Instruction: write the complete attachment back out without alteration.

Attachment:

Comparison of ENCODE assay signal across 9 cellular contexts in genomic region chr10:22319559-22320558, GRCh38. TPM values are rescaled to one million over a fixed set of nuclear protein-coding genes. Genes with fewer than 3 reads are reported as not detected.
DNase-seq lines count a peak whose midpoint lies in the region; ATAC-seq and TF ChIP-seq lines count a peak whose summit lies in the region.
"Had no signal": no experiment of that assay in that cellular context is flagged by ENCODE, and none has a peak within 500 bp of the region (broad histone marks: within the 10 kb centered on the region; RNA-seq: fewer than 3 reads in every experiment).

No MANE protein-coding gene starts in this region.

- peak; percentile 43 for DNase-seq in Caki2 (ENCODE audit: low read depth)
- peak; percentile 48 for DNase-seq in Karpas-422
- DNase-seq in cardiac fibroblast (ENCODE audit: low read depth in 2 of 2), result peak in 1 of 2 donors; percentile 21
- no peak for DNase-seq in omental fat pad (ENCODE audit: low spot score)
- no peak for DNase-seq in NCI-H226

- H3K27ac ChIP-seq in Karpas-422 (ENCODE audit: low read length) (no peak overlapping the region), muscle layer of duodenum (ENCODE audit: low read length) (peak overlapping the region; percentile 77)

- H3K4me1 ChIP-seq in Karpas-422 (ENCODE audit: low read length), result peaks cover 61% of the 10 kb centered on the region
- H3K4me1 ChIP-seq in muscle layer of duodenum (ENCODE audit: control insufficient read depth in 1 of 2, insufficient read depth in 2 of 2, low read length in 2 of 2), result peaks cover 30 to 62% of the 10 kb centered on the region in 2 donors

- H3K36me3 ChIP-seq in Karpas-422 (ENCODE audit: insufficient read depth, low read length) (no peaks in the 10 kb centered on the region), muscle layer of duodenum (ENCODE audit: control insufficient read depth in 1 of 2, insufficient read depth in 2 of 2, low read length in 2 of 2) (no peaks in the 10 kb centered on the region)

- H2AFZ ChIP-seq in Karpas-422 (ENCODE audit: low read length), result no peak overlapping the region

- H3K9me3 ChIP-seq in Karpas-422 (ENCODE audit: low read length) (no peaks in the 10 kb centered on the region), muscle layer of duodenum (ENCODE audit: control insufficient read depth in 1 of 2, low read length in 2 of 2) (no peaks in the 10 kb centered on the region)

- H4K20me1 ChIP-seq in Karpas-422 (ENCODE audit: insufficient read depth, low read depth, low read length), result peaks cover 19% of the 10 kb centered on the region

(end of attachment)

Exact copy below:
Comparison of ENCODE assay signal across 9 cellular contexts in genomic region chr10:22319559-22320558, GRCh38. TPM values are rescaled to one million over a fixed set of nuclear protein-coding genes. Genes with fewer than 3 reads are reported as not detected.
DNase-seq lines count a peak whose midpoint lies in the region; ATAC-seq and TF ChIP-seq lines count a peak whose summit lies in the region.
"Had no signal": no experiment of that assay in that cellular context is flagged by ENCODE, and none has a peak within 500 bp of the region (broad histone marks: within the 10 kb centered on the region; RNA-seq: fewer than 3 reads in every experiment).

No MANE protein-coding gene starts in this region.

- peak; percentile 43 for DNase-seq in Caki2 (ENCODE audit: low read depth)
- peak; percentile 48 for DNase-seq in Karpas-422
- DNase-seq in cardiac fibroblast (ENCODE audit: low read depth in 2 of 2), result peak in 1 of 2 donors; percentile 21
- no peak for DNase-seq in omental fat pad (ENCODE audit: low spot score)
- no peak for DNase-seq in NCI-H226

- H3K27ac ChIP-seq in Karpas-422 (ENCODE audit: low read length) (no peak overlapping the region), muscle layer of duodenum (ENCODE audit: low read length) (peak overlapping the region; percentile 77)

- H3K4me1 ChIP-seq in Karpas-422 (ENCODE audit: low read length), result peaks cover 61% of the 10 kb centered on the region
- H3K4me1 ChIP-seq in muscle layer of duodenum (ENCODE audit: control insufficient read depth in 1 of 2, insufficient read depth in 2 of 2, low read length in 2 of 2), result peaks cover 30 to 62% of the 10 kb centered on the region in 2 donors

- H3K36me3 ChIP-seq in Karpas-422 (ENCODE audit: insufficient read depth, low read length) (no peaks in the 10 kb centered on the region), muscle layer of duodenum (ENCODE audit: control insufficient read depth in 1 of 2, insufficient read depth in 2 of 2, low read length in 2 of 2) (no peaks in the 10 kb centered on the region)

- H2AFZ ChIP-seq in Karpas-422 (ENCODE audit: low read length), result no peak overlapping the region

- H3K9me3 ChIP-seq in Karpas-422 (ENCODE audit: low read length) (no peaks in the 10 kb centered on the region), muscle layer of duodenum (ENCODE audit: control insufficient read depth in 1 of 2, low read length in 2 of 2) (no peaks in the 10 kb centered on the region)

- H4K20me1 ChIP-seq in Karpas-422 (ENCODE audit: insufficient read depth, low read depth, low read length), result peaks cover 19% of the 10 kb centered on the region